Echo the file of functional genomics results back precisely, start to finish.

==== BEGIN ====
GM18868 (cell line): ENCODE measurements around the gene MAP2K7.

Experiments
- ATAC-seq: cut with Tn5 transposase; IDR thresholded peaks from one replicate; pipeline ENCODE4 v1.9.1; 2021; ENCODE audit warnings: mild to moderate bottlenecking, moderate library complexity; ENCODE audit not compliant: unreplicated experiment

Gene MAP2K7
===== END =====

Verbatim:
GM18868 (cell line): ENCODE measurements around the gene MAP2K7.

Experiments
- ATAC-seq: cut with Tn5 transposase; IDR thresholded peaks from one replicate; pipeline ENCODE4 v1.9.1; 2021; ENCODE audit warnings: mild to moderate bottlenecking, moderate library complexity; ENCODE audit not compliant: unreplicated experiment

Gene MAP2K7